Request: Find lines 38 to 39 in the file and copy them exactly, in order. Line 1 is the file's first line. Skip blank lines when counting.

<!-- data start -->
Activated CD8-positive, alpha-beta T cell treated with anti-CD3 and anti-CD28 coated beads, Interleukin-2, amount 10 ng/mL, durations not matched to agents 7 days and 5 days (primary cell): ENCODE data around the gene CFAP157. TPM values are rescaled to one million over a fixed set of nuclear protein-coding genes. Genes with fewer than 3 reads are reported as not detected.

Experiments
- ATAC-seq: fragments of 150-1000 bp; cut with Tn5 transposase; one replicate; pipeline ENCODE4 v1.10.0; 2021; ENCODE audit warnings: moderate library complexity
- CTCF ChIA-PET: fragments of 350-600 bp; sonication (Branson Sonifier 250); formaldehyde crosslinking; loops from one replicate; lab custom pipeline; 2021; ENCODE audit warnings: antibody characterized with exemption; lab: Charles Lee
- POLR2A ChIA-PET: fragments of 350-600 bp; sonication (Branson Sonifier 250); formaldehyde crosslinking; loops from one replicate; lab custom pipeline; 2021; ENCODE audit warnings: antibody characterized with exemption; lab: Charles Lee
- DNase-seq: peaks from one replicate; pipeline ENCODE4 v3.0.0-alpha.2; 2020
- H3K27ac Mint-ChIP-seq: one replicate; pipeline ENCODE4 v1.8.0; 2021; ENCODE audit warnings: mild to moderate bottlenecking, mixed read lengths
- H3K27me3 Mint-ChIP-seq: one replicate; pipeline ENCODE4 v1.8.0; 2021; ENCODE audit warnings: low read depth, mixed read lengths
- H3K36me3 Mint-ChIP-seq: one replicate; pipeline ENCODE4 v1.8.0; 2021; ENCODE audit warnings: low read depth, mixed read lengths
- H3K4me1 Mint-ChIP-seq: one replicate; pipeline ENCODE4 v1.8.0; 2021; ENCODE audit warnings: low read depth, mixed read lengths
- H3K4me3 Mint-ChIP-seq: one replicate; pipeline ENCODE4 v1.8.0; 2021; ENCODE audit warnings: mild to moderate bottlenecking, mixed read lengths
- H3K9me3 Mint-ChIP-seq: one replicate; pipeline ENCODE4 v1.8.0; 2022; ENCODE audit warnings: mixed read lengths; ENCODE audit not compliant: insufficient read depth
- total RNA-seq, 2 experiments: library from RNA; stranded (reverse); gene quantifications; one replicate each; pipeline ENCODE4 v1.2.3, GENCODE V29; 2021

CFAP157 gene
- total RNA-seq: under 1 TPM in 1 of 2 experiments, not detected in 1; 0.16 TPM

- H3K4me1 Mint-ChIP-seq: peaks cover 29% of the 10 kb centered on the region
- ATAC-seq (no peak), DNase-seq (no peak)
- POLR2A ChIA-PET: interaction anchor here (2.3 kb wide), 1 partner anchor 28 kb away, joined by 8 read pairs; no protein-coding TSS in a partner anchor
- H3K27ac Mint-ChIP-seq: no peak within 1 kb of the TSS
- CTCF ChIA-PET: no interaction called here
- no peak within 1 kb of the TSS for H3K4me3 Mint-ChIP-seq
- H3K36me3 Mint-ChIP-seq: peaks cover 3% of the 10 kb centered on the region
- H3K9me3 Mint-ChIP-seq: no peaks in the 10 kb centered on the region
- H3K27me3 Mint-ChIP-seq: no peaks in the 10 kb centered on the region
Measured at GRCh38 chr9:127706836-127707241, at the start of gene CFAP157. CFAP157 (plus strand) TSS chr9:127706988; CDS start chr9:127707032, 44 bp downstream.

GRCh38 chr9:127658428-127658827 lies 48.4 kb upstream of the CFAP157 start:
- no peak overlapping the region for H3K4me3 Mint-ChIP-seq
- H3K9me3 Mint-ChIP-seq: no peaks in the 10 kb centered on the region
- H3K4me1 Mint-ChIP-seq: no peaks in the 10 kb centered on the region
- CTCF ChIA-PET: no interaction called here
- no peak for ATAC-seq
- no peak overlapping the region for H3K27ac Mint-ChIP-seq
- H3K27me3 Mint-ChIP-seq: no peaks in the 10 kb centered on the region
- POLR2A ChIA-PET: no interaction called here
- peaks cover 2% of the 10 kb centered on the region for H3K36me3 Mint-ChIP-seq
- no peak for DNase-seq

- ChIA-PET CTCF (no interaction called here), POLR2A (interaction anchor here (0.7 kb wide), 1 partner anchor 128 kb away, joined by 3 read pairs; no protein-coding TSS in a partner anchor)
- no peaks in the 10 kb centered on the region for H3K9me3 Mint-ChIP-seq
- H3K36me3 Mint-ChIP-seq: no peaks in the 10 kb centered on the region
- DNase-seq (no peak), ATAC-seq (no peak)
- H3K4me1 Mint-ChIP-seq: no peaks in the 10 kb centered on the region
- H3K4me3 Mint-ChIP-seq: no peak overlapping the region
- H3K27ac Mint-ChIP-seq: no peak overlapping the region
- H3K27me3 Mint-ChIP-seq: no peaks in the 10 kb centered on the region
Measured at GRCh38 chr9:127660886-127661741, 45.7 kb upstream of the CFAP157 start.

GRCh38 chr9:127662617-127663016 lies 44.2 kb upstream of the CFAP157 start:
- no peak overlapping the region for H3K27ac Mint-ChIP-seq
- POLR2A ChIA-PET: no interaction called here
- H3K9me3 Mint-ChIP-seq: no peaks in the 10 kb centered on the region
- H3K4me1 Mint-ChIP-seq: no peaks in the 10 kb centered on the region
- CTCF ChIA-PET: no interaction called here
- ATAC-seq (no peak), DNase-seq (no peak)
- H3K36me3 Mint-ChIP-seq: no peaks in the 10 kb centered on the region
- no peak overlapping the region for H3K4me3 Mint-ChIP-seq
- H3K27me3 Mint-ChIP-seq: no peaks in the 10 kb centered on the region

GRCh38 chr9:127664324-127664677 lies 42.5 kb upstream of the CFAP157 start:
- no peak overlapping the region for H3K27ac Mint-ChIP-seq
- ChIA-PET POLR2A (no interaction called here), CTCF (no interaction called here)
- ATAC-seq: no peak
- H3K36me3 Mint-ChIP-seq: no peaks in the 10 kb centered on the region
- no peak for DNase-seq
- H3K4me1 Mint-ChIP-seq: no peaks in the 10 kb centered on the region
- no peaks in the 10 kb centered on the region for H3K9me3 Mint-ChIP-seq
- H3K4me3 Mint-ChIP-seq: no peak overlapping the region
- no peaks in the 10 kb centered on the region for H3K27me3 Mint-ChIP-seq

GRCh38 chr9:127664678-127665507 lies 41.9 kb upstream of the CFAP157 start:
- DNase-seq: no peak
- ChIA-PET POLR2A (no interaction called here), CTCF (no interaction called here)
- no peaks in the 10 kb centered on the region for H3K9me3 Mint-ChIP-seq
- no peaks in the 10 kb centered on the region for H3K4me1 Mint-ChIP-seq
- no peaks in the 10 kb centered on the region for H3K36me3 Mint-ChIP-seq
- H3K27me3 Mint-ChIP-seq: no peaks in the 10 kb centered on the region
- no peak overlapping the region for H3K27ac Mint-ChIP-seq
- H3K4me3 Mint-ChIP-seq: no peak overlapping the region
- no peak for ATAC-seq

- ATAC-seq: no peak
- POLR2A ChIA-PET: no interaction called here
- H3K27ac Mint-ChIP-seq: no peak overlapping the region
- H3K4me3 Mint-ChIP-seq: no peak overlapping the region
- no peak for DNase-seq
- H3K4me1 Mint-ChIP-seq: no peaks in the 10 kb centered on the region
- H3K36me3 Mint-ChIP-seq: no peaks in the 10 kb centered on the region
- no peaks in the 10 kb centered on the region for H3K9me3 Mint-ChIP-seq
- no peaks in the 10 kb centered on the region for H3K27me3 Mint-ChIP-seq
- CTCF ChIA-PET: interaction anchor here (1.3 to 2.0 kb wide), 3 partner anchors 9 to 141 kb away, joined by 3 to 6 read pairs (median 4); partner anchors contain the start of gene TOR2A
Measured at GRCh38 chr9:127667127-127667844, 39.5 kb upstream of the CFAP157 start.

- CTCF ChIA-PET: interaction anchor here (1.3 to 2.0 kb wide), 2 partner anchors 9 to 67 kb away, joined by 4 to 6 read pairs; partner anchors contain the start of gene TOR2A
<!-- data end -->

- no peaks in the 10 kb centered on the region for H3K9me3 Mint-ChIP-seq
- H3K36me3 Mint-ChIP-seq: no peaks in the 10 kb centered on the region